15.10 - Naming Character Sets - Teradata Database

Teradata Database International Character Set Support

prodname
Teradata Database
vrm_release
15.00
15.10
category
Configuration
User Guide
featnum
B035-1125-015K

Choose a letter as a mnemonic for the group of character sets being defined. Use the mnemonic as the last letter in the suffix of the character set name and in the name of the mapping file. If you choose ‘x’, for example, the suffix of the character set name is _0x, and the name of the mapping file is map_0x. The system uses the letter as a link between the name of the client character set, as specified in DBC.CharTranslationsV, and the name of the mapping file.

For example, Cyrillic character sets can use the mnemonic ‘c’. If CYRILLIC_0C is the name of a client character set, the system uses the internal transitional form specified in map_0c.

If you omit the mnemonic in the name of the character set, the system does not look for a mapping file, and assumes the character set is based on standard Latin characters. A client character set named CYRILLIC does not produce Cyrillic characters, although it may appear to be working correctly due to the display characteristics of the client.

Note: The characters ‘a’, ‘e’, ‘i’, ‘r’, ‘s’, ‘t’, and ‘u’ are reserved and cannot be used for extended single-byte character set mapping file names.

If the Teradata-defined Chinese character sets described in “Chinese Character Sets” on page 40 are not appropriate for your site, you can define your own character sets using the following names, IDs, and encodings.

 

Character Set Name

ID

Description

SDSCHEBCDIC935_6IJ

75

Simplified Chinese for mainframe clients.

The encoding form is EBCDIC Shift-Out/Shift-In, where the shift-out character 0x0E and shift-in character 0x0F bracket zero or more double-byte characters.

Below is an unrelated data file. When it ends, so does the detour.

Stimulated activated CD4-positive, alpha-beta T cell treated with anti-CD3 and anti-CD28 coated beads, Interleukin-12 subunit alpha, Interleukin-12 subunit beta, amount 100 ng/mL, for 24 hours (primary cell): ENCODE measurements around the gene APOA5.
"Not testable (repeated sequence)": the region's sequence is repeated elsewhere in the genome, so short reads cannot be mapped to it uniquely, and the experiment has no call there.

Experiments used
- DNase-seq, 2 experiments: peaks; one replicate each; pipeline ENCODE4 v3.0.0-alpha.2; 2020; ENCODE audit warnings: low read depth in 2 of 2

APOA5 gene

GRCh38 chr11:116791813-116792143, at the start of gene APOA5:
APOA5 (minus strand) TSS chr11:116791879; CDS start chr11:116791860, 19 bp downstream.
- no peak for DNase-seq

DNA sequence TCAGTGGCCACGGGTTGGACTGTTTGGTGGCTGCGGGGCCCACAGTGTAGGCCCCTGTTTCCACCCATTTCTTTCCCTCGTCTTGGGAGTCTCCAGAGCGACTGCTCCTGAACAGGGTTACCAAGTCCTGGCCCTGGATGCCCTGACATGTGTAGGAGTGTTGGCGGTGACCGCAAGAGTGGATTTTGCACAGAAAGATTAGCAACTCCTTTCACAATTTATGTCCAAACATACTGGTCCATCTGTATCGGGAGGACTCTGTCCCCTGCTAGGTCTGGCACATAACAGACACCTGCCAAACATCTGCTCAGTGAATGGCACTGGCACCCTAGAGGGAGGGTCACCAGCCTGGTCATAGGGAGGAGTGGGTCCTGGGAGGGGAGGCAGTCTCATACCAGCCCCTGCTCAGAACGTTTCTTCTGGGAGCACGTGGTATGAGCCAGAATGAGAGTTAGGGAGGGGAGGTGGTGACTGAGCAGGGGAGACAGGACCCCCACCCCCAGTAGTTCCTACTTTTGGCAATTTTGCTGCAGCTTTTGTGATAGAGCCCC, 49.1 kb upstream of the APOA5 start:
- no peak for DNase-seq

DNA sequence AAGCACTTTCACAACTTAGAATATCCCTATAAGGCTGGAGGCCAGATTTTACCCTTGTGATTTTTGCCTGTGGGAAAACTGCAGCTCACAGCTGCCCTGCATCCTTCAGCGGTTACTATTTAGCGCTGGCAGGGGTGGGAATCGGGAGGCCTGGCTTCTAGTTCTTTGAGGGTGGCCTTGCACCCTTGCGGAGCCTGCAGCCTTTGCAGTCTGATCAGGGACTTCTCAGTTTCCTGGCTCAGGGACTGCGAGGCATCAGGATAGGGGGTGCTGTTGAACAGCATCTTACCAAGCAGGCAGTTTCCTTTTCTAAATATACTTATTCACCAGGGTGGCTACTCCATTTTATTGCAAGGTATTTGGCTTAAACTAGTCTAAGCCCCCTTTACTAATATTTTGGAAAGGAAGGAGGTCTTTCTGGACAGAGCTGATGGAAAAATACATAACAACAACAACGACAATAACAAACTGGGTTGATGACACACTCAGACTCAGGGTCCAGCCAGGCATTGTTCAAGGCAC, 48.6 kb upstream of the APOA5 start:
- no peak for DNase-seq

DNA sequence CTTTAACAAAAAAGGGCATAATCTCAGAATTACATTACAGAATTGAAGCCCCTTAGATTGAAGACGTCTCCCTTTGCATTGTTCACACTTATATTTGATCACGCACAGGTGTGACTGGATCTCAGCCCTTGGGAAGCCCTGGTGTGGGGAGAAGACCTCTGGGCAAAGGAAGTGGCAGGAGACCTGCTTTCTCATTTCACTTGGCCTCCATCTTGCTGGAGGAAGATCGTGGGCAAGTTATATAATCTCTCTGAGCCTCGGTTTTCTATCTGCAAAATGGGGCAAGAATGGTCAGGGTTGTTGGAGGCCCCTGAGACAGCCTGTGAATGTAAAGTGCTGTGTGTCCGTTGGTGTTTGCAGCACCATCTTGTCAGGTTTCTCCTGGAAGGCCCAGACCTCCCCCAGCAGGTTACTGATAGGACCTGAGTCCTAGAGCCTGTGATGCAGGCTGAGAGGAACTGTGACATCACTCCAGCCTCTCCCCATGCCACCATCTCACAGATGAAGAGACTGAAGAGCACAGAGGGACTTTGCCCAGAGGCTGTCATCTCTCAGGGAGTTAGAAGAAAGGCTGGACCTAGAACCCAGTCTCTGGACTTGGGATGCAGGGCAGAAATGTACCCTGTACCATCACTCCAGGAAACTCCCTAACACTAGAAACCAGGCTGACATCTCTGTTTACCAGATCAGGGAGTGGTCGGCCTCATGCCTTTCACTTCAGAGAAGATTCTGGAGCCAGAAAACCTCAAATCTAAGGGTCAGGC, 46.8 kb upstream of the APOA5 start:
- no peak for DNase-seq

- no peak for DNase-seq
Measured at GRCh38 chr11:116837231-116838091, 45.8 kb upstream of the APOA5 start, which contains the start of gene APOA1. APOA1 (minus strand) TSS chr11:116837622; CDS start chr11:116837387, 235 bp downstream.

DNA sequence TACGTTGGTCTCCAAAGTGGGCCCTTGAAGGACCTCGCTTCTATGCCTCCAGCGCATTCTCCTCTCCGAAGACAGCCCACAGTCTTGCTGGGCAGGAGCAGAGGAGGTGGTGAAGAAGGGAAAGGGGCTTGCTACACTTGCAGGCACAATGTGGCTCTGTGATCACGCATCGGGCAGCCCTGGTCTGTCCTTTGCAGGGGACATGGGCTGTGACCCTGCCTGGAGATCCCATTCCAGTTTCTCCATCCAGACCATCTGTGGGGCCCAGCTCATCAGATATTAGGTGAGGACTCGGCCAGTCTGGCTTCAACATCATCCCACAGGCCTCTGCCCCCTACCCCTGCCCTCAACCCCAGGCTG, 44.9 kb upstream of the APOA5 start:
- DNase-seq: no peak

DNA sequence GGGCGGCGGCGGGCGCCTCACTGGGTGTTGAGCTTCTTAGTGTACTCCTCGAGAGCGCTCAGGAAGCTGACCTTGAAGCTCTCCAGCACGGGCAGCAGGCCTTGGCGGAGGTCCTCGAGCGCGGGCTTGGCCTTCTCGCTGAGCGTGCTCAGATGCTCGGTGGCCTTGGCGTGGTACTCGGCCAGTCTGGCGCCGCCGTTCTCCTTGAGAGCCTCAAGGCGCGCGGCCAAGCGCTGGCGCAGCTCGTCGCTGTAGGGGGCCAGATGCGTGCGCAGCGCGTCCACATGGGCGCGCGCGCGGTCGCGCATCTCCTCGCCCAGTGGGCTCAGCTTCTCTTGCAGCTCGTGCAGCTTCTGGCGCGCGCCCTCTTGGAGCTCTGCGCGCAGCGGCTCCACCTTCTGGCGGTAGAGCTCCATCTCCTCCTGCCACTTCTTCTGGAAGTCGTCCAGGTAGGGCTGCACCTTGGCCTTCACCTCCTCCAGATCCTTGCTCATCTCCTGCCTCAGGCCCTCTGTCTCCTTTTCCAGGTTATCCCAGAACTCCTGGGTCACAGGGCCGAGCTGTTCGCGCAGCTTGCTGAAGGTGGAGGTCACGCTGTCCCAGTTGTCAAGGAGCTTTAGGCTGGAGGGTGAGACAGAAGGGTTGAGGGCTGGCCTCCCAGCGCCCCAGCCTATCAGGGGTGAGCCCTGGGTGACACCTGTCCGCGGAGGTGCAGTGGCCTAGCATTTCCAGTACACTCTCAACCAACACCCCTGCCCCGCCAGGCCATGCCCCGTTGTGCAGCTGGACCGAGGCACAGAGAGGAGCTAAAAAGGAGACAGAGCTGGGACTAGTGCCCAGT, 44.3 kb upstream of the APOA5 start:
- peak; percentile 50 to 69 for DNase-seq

SDTCHEBCDIC937_7IB

76

Traditional Chinese for mainframe clients.

The encoding form is EBCDIC Shift-Out/Shift-In, where the shift-out character 0x0E and shift-in character 0x0F bracket zero or more double-byte characters.

SDSCHGB2312_2T0

94

Simplified Chinese for network-attached clients.

The encoding form is Extended UNIX Code (EUC), composed of two code sets: cs0 for single-byte characters and cs1 for double-byte characters.

SDTCHBIG5_3R0

95

Traditional Chinese for network-attached clients.

The value of the first byte in a sequence distinguishes single-byte characters from double-byte characters.

The system uses the two characters following the underscore (_) in the character set name as a link to the mapping file you create in the TPA etc or TPA cfg directory. The name of the mapping file must start with “map_” and end with the first two characters following the underscore in the character set name.

For example, if you define a character set for SDTCHBIG5_3R0, you must create a mapping file named map_3R that provides the translation tables between the transitional forms and Unicode.